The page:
Until he closed his Toronto gallery in 1978, David Mir-vish had been one of the leading dealers in American abstract art for more than 15 years. Not incidentally, Mir-vish was also one of the world’s leading collectors of such art, assembling a private collection that now totals more than 500 objects and is still growing.

For the first exhibit that the Fort Worth Art Museum’s new senior curator, Diane Upright, has organized, she has reached into this impressive collection and pulled out 32 paintings by eight artists who, taken together, represent a high achievement in late-modern American painting.

The artists include Helen Frankenthaler, Morris Louis, Robert Motherwell, Kenneth Noland, Jules Olitski, Larry Boons, Frank Stella and Canadian artist Jack Bush. All practiced a reductive kind of art in which one or more of the qualities traditionally associated with painting were eliminated. Frankenthaler and Louis, for example, broke the monopoly of the brush by staining canvases with thinned acrylic paints, creating works in which canvas and color were united in a new and striking way. Noland’s painted stripes and targets raised the question of how little a painting could depict and still be a painting.

Some of the canvases are very large. Each artist is represented by at least one painting that measures 20 feet on a side, plus a group of related smaller works. They are strikingly handsome objects that will be at their best in the clean, well-lighted spaces of the Fort Worth Art Museum.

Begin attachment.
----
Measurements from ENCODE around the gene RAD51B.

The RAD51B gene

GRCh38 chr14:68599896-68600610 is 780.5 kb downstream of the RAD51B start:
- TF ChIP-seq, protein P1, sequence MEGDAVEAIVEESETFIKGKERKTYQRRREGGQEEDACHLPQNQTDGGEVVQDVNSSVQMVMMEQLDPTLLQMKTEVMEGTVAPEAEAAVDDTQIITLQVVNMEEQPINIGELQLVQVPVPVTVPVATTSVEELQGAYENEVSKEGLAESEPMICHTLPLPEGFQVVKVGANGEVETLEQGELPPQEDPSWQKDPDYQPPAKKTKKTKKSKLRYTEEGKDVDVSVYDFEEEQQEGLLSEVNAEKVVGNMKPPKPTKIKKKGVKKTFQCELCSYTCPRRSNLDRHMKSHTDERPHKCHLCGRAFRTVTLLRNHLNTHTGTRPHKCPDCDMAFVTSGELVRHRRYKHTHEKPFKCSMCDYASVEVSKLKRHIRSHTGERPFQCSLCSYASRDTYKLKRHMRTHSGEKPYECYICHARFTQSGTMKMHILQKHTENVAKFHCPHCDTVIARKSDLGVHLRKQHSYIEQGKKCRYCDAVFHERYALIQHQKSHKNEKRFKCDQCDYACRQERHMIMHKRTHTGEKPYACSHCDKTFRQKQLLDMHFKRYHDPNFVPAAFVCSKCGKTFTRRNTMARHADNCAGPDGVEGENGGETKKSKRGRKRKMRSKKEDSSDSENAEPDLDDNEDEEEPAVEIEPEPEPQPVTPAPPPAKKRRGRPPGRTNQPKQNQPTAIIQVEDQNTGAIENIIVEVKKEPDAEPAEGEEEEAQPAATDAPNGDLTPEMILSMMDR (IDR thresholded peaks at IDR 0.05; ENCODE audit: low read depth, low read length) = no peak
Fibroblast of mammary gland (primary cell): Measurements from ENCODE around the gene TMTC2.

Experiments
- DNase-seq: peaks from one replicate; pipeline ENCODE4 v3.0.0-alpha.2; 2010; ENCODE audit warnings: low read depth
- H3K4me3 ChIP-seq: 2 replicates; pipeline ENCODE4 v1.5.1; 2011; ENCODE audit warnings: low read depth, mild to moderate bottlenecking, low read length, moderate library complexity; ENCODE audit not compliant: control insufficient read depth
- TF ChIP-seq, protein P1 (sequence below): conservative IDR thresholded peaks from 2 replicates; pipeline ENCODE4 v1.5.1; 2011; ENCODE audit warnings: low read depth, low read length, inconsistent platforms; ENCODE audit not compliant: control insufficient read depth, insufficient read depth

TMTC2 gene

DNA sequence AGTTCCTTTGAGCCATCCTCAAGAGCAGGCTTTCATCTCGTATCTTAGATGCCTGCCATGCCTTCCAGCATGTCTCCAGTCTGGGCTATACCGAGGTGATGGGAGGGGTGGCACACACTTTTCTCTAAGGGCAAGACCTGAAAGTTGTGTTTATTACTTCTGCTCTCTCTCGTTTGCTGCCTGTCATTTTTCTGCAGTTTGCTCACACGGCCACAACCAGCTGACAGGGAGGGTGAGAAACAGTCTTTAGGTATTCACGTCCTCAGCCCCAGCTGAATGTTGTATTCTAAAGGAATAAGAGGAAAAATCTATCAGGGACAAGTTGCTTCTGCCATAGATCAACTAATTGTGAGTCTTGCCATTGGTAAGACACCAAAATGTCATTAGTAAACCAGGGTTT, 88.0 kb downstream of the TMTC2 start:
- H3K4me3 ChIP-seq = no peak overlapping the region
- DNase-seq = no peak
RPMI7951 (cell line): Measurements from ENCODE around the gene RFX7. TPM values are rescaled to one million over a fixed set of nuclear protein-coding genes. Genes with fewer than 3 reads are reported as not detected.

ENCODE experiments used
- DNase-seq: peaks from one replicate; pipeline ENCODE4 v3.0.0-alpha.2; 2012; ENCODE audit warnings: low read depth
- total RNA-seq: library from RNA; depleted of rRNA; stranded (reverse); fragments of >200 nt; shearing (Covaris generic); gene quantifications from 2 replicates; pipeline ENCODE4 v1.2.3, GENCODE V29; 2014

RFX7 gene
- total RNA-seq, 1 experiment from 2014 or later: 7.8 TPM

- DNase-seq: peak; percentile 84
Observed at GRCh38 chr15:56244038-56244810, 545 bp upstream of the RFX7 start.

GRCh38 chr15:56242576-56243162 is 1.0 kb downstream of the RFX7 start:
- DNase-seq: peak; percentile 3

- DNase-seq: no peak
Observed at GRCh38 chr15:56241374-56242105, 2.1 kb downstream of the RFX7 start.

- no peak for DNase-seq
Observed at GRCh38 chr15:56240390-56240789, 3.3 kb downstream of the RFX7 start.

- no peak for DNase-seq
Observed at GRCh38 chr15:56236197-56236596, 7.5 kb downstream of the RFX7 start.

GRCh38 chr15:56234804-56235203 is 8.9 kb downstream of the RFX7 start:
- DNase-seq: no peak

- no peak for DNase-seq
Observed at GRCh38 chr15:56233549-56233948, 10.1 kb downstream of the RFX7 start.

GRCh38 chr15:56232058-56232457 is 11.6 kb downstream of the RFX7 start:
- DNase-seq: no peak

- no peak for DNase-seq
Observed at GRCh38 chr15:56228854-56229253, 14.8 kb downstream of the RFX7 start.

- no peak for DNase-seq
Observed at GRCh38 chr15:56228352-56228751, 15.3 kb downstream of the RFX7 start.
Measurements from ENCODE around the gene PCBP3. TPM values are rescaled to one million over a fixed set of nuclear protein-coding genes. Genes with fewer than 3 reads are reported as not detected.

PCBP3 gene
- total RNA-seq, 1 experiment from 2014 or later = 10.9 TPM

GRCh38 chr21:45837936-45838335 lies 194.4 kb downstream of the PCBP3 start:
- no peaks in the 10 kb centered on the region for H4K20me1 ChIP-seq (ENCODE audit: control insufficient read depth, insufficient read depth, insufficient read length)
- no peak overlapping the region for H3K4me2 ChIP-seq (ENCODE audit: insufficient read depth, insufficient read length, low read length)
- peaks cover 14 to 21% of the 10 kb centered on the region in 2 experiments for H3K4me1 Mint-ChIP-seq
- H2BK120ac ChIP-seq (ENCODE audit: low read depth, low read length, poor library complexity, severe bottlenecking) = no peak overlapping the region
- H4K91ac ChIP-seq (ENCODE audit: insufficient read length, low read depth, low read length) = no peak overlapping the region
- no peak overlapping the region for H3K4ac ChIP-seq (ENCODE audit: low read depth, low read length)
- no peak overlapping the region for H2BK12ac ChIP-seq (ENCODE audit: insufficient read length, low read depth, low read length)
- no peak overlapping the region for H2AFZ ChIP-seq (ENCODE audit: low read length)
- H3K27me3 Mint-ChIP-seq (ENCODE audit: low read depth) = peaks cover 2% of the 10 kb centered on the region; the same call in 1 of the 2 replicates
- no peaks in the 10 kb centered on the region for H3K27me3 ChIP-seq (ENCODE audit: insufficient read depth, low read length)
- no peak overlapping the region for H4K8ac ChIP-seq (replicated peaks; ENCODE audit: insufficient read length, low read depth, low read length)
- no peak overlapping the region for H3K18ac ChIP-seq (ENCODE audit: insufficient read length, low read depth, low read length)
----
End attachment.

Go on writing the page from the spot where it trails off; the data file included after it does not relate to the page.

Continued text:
The show serves as a further signal of the direction that the museum will be taking under its new director, E.A. Carmean Jr. When he arrived last year, Carmean announced that the museum would henceforth be concentrating its resources and attention on acquiring and exhibiting what he termed “classical modern art”-that is, paintings and sculpture from cubism to American abstract art of the Fifties and Sixties.

March 10-May 7 at the Fort Worth Art Museum, 1309 Montgomery, Fort Worth. Tue 10-9, Wed-Sat 10-5, Sun 1-5. (817) 738-9215.

-Ken Barrow



D’s Openers include this month’s theater, music, film, sports, art, dance, enlightenment and recreation events, as well as a list of the top nightlife establishments in Dallas. These listings are updated and supplemented each month. They have nothing whatsoever to do with paid advertising.

All events listings should be addressed to the Openers editor and must be received at least two months before publication.

Credit card notations: MC/MasterCard, V/Visa, AE/American Express, DC/Diners Club, CB/Carte Blanche. “All credit cards’ Indicates that all five cards are accepted.



ART



Alexandra Hogua. A profound feeling for natural forms and natural forces mark the paintings of this Texas regionalist, whose work is as powerful and expressive today (he has recently completed a series of large paintings of the Big Bend region) as it was 50 years ago. Through March 17 at the Dallas Museum of Art. 1717 N Harwood. Tue. Wed. Fri & Sat 10-5; Thur 10-9; Sun noon-5. 922-0220